It is contended on behalf of the appellants, however, that the trust became irrevocable and effective before the death of the deceased. The rule by which this question must be determined is stated in Matter of Totten, 179 N.Y. 112, 125, 71 N.E. 748, 752,70 L.R.A. 711, as follows:
" A deposit by one person of his own money, in his own name as trustee for another, standing alone, does not establish an irrevocable trust during the lifetime of the depositor. It is a tentative trust merely, revocable at will, until the depositor dies or completes the gift in his lifetime by some unequivocal act or declaration, such as delivery of the passbook or notice to the beneficiary. In case the depositor dies before the beneficiary without revocation, or some decisive act or declaration of disaffirmance, the presumption [116 N.Y.S. 818] arises that an absolute trust was created as to the balance on hand at the death of the depositor."
To determine whether the deceased completed the gifts in his lifetime, it will be necessary to examine a little further the facts, and in so doing it should be kept in mind that the unequivocal act or declaration required to complete the gift is such as delivery of the passbook or notice to the beneficiary.
The facts do not seem to be in dispute. It appears that, besides the widow, the deceased left a daughter, 31 years of age at the time of his death, and two sons, aged 28 and 24 years, respectively, at that time. The deceased had a safe deposit box in which were kept the passbooks and other securities belonging to him and the members of his family. The deceased and his sons had keys to the deposit box, but all the members of the family seem to have had access thereto, as occasion required. While the sons occasionally had the bank books, I think no such delivery of the passbooks was shown, as of itself, unaided by other acts and declarations of the deceased, would make the trust absolute and irrevocable. It appears, however, that the wife and children were kept informed of the deposits, and the deceased declared to them his purpose in opening the accounts and making the deposits. He often stated to the children that the funds set apart for them would belong to them at the age of 21 years, and told his wife that her funds were hers, at the time the trust was made.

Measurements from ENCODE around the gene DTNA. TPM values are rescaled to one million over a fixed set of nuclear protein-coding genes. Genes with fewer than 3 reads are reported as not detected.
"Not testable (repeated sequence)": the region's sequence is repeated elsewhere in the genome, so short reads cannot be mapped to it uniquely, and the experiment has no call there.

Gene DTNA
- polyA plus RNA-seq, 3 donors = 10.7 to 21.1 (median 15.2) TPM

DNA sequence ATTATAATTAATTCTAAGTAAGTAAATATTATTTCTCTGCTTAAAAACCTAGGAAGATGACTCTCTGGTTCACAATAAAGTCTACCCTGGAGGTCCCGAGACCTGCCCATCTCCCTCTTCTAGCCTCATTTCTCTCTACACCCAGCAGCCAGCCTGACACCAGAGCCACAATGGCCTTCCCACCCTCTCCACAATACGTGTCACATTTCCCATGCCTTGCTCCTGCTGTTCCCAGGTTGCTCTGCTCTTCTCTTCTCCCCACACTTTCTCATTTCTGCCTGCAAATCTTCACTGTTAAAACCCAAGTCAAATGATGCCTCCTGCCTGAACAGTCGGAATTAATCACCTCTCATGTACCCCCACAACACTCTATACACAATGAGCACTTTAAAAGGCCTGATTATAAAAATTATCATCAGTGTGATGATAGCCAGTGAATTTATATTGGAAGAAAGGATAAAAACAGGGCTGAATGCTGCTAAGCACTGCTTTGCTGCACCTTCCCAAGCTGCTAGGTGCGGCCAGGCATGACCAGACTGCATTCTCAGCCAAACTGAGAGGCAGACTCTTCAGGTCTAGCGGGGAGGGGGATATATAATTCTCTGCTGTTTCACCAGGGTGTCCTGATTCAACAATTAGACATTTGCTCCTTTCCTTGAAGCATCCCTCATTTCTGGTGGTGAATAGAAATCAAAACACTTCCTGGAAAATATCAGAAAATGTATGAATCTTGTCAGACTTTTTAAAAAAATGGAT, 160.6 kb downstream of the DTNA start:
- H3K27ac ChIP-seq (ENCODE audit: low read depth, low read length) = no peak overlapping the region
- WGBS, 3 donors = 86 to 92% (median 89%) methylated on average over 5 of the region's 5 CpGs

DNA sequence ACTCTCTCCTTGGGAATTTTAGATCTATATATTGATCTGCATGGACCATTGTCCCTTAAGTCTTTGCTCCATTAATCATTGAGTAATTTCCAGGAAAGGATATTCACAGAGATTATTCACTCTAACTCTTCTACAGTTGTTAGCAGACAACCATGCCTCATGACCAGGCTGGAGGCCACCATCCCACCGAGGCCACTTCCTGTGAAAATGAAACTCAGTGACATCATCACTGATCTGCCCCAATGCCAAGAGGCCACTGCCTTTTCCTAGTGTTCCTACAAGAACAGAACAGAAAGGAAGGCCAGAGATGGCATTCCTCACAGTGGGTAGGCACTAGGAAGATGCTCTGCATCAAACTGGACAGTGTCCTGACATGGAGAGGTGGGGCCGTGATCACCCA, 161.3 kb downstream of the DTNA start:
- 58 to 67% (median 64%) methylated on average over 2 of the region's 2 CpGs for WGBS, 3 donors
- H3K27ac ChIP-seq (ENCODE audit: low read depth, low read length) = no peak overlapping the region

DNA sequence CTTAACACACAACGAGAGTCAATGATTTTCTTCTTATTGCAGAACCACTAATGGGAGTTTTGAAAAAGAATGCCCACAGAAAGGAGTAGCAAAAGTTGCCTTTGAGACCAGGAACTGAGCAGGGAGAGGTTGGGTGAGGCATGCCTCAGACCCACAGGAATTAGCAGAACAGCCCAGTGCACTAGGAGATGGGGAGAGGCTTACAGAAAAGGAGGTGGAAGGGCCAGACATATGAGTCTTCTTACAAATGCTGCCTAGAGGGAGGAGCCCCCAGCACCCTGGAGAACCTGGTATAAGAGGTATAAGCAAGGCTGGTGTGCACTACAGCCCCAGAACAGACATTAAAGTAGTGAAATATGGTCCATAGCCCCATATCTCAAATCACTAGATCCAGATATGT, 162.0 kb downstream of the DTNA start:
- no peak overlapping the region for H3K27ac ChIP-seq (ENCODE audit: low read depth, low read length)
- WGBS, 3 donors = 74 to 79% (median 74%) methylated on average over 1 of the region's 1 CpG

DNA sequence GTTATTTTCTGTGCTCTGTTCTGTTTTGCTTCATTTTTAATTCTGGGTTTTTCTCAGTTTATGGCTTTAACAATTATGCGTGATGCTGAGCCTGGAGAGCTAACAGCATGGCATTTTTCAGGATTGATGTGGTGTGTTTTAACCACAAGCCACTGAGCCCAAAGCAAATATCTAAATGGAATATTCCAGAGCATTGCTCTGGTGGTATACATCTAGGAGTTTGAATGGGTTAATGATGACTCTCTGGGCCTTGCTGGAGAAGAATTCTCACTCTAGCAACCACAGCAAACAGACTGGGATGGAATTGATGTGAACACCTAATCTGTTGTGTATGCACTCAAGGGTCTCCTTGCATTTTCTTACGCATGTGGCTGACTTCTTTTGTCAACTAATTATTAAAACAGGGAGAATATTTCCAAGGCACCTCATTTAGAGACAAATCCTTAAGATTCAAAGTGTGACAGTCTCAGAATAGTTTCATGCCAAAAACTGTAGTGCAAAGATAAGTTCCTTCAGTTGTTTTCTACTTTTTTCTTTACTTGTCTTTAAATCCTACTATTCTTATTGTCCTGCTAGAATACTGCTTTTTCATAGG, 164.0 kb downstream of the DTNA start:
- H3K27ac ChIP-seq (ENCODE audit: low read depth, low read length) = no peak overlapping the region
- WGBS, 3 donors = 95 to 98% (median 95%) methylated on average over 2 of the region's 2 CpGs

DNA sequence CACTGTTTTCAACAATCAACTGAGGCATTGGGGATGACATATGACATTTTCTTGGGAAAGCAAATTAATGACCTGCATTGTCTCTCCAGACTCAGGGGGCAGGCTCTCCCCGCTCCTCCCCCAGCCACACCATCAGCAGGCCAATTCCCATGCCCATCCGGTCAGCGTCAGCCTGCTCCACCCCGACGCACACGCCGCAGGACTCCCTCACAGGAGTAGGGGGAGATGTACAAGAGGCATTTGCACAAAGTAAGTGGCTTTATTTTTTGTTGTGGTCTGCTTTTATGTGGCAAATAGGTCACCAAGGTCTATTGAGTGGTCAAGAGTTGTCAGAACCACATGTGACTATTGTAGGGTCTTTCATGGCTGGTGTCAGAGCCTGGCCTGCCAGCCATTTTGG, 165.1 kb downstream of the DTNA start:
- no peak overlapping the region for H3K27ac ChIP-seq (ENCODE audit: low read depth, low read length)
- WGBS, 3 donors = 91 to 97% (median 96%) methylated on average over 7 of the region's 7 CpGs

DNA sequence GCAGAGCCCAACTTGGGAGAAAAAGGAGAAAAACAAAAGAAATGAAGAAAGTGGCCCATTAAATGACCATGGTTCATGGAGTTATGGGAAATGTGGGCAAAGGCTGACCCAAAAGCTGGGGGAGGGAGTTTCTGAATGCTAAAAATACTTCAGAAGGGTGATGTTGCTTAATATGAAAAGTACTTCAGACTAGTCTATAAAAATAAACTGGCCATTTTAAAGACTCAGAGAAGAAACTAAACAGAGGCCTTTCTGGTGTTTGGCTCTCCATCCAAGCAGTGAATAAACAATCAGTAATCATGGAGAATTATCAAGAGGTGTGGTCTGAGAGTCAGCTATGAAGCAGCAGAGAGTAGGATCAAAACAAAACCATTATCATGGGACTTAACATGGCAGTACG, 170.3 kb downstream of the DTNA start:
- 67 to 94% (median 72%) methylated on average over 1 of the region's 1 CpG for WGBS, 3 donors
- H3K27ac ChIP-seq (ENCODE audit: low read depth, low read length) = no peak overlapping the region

The form of the accounts was not changed, and the moneys were all left in the banks. The deceased used none of the funds himself, nor did he pay any of the moneys over to his wife and children, and no request was ever made by them that he do so, except that shortly before his death the daughter requested that the accounts which had been made in trust for her be transferred to her name. That occurred about the time she was married. Up to that time the deceased and his wife and children had lived together as one family. Stress is laid upon this request, and the fact that the account was not transferred, as showing that the trust was then of a ...